Reflecting on the Happy Outcome of Bearing Your Cross

"For the Lord will not cast off forever, but, though he cause grief, he will have compassion according to the abundance of his steadfast love; for he does not willingly afflict or grieve the children of men." (Lamentations 3:31-33, ESV)[1]

 Another gem from Starck’s Prayer Book:
 
Every affliction becomes light when there is hope that there will be a change for the better soon.  A difficult journey becomes short when it is quickly accomplished.  Similarly, the afflicted should bear in mind that their misery will certainly have an end, maybe even in this life (my emphasis added).  It can happen with them just as God turned to their advantage David’s flight, Hezekiah’s sickness, Job’s distress, the widow’s tears, and the paralyzed man’s pains.  Most certainly, however, God will end the cross of the godly and turn it to their advantage at death, for then they shall obtain the crown, the white robe, and the joy of heaven, and He will wipe away tears from all eyes.

The afflicted should bear in mind, when they are saddened by affliction, that their soul is being edified by suffering, for by that means we are led to know the omnipotence, wisdom, love, and mercy of God.  By means of their suffering and their happy outcome, their confidence has been established and their faith strengthened.  And if the love of the world has been extinguished in them by the cross, so that they now become more godly, more devout, more Christlike, more humble, and more meek, they have certainly derived a huge benefit from their cross.  Thus the outcome of the cross remains a happy and blessed one, whether the cross is brought to an end her in time or hereafter in eternity (my emphasis added) .[2]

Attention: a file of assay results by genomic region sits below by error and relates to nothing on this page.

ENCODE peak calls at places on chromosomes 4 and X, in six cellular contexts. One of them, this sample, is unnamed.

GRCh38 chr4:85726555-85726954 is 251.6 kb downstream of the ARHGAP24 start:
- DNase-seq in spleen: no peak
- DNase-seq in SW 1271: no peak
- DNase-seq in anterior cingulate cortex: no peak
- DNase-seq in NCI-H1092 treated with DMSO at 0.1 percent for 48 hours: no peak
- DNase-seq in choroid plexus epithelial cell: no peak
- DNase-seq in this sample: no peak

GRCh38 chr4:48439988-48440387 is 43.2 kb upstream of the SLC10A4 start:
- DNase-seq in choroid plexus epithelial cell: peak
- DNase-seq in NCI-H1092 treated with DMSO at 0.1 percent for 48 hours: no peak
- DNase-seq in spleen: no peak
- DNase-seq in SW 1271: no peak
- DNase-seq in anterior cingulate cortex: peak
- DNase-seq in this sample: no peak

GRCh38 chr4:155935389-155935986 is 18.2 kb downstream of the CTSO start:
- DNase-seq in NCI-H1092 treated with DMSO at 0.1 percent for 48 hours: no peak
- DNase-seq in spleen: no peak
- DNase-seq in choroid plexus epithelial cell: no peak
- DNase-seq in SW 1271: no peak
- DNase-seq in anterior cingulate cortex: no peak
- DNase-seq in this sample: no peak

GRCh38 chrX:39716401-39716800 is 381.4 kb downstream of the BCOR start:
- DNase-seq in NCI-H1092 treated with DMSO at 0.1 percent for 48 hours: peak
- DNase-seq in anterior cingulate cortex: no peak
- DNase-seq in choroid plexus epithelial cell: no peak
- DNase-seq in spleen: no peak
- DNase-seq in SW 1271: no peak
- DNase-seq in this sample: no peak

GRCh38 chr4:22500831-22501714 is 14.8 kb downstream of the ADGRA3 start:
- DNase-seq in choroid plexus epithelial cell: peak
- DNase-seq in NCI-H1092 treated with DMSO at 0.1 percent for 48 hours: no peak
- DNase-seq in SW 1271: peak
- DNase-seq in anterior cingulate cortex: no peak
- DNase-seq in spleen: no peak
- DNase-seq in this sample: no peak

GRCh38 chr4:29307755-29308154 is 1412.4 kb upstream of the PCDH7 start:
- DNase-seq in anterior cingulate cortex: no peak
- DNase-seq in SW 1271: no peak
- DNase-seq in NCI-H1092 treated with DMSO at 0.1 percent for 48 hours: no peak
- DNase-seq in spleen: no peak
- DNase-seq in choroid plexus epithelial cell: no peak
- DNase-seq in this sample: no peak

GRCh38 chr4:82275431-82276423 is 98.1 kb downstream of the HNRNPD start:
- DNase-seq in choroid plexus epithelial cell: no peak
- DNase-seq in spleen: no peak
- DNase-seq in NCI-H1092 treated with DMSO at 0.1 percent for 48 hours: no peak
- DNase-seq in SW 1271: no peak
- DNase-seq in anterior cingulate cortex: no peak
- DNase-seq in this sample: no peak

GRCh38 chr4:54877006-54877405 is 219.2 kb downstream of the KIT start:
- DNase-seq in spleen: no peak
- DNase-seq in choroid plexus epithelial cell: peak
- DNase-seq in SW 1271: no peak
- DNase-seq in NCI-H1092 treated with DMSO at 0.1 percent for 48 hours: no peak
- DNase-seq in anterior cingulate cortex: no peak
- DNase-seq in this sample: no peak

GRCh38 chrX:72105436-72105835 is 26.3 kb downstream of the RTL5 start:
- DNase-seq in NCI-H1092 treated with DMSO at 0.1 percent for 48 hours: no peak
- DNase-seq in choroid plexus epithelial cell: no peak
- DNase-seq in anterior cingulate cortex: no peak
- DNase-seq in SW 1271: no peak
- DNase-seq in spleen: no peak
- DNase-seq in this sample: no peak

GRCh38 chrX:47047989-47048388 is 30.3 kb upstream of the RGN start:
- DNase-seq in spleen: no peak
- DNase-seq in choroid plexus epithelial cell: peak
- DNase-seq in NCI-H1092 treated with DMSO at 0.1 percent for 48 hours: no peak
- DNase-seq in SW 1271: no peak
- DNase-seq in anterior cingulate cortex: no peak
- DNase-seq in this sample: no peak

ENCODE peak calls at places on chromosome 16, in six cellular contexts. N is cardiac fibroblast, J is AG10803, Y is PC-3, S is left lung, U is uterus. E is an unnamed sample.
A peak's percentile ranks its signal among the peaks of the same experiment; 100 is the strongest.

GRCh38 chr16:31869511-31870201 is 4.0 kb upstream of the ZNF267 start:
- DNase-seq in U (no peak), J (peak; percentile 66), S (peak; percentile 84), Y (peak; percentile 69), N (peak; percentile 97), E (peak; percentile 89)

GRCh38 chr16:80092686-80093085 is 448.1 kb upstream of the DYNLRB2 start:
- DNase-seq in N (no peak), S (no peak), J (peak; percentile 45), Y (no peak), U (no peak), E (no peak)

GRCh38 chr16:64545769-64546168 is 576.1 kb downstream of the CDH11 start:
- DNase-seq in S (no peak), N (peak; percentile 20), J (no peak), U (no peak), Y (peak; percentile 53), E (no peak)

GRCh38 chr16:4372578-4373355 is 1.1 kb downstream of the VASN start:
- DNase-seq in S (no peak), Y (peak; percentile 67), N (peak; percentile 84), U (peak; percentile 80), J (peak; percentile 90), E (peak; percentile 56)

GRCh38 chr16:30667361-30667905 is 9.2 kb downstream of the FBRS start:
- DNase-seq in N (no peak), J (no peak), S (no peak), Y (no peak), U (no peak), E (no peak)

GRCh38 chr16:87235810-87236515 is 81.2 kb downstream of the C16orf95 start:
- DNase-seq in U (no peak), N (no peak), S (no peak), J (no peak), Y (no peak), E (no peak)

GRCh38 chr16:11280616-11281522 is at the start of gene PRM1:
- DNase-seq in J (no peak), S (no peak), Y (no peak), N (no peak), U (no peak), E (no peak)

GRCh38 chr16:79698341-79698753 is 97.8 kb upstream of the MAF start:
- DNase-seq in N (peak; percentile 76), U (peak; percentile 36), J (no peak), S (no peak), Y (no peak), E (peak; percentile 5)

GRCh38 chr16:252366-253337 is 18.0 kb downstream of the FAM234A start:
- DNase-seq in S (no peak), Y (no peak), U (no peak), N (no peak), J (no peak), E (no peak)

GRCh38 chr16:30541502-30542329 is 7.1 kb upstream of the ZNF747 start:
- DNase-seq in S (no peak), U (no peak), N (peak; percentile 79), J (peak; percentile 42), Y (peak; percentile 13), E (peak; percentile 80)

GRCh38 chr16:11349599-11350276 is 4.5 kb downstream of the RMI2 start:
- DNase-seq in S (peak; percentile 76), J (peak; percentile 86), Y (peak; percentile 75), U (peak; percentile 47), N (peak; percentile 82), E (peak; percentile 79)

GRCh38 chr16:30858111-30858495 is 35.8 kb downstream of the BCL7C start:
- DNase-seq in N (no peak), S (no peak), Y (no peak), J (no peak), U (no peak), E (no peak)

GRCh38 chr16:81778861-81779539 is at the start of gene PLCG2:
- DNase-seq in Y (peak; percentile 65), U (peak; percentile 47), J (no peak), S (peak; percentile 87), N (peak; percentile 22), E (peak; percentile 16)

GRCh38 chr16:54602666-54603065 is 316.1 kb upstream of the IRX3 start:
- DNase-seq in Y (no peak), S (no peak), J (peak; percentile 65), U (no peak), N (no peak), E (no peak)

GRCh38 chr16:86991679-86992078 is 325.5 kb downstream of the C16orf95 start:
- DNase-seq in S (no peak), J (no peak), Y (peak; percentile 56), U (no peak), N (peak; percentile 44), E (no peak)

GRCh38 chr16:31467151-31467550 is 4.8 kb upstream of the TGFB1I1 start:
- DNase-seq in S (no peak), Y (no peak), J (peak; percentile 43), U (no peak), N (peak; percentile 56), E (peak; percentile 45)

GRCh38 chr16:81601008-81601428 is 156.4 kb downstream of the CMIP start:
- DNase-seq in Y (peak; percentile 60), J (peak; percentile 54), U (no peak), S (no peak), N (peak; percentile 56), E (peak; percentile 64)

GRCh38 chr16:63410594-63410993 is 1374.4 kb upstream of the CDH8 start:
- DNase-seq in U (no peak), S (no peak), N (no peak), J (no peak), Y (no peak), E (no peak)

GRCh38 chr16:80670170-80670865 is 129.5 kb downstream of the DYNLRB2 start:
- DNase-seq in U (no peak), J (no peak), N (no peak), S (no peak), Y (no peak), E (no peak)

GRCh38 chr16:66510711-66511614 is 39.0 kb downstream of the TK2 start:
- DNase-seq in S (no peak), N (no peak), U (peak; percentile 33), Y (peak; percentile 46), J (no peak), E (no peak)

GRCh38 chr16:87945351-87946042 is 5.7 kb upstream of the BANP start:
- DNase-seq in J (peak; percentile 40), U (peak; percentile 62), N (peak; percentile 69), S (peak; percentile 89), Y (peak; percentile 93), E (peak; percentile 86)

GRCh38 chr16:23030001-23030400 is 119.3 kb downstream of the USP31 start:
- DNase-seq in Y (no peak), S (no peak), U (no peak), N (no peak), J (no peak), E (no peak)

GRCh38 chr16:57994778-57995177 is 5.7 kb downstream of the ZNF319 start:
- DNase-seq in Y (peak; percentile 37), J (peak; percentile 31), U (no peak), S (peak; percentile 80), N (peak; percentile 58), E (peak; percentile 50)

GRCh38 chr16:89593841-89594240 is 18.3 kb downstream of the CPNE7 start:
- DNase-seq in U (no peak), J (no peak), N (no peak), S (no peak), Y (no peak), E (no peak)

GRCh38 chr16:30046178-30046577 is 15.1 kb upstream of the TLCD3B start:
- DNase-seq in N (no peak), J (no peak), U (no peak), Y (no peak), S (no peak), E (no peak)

Borrowing from a Winston Churchill quote, country singer Rodney Atkins offers up this musical encouragement: “If you’re going through hell, keep on moving.”  The Lord God says, “Be still and know that I am God.”  Both bits of advice have their place, but Scripture offers the greater encouragement.  Don’t give up!  But don’t trust in your own strength to get you through this trial.  Don’t forget to rest and trust in the Lord and His strength.  He will help you bear your cross.  He will use your cross to refine, strengthen, and sanctify you.  After all, He has already borne the biggest cross and overcome that one—the one on Calvary where He bore all sin, suffering, and death.  Let His victory over sin, death, and the devil be your victory, and your joy.  That is the hope that lasts to all eternity! 


[1]  The Holy Bible : English Standard Version. Wheaton : Standard Bible Society, 2001

[2] Starck’s Prayer Book: Revised Concordia Edition.  Saint Louis,; Concordia Publishing House, 2009; p.199

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